The US government is to increase funding for the Foundation for Scholarly Exchanges to US$1 million to boost the US-Taiwan Education Initiative, American Institute in Taiwan Director Sandra Oudkirk said on Tuesday.
The foundation — also known as Fulbright Taiwan — is sponsored by the US Department of State’s Bureau of Educational and Cultural Affairs.
Oudkirk made the comment at a conference at National Chung Cheng University.
The bilateral education initiative would help Taiwan attract students to study Mandarin in the country and realize its goal of becoming a fully bilingual nation by 2030, she said.
The US and Taiwan have worked closely in the field of education, and the two countries exchange thousands of educators and students annually, she added.
Minister of Foreign Affairs Joseph Wu (吳釗燮), who attended the event by teleconference, said that the best way to bridge the cultural and societal gaps between the two countries is through collaboration in education.
The US Department of State has allocated substantial resources to improve scholarships in Taiwan over the past year, during which time 11 Taiwanese higher-learning institutions have launched Mandarin education programs with their US counterparts, he said.
Cheng Sheng-yao (鄭勝耀), director of the Graduate Institute of Education at the university said that making Taiwanese fluent in Mandarin and English is an important government policy.
The British Office in Taipei and the New Zealand Commerce and Industry Office attended the event, showing that the education initiative is of interest to the world, he added.
President Tsai Ing-wen’s (蔡英文) administration is seeking to join an Indo-Pacific economic framework being planned by the US, a senior official said. The government is paying close attention to the regional economic pact being touted by US President Joe Biden, although too few details have emerged from Washington for Taipei to make specific plans, the official said, speaking on the condition of anonymity. The US is expected to launch the Indo-Pacific economic framework next month after negotiations with Australia, India and Japan, the official said. The economic initiative is to tackle trade facilitation, standards for the digital economy and technology, supply-chain resiliency and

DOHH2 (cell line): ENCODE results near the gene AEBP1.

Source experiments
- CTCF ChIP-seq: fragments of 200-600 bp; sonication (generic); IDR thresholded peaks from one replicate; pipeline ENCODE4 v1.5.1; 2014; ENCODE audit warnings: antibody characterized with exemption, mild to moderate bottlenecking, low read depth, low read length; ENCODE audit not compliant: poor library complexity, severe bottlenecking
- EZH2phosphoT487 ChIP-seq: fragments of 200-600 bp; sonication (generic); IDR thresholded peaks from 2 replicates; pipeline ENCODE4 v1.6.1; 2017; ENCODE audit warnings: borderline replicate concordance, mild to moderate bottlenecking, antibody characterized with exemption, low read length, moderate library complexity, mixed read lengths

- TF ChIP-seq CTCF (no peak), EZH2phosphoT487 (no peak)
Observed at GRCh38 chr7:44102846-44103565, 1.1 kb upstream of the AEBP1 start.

‘NEW YEAR GIFT’: While the MAC called the song propaganda, China’s Taiwan Affairs Office said that it addressed the homesickness of ‘Taiwanese compatriots’ A pro-unification pop song aired on Chinese television earlier this month would only further sour Taiwanese sentiment toward China, the Mainland Affairs Council (MAC) said on Wednesday. The music video for We Sing the Same Song (我們同唱一首歌), which aired on China Central Television, features Chinese artists performing alongside Taiwanese singers Jam Hsiao (蕭敬騰), Ouyang Nana (歐陽娜娜) and Chen Li-nong (陳立農). The lyrics were reportedly written by Taiwanese lyricist Vincent Fang (方文山), known for his collaborations with Jay Chou (周杰倫), to music composed by a Chinese musician. Sung in Chinese and Hoklo (commonly known as Taiwanese), the song is about three Taiwanese siblings who
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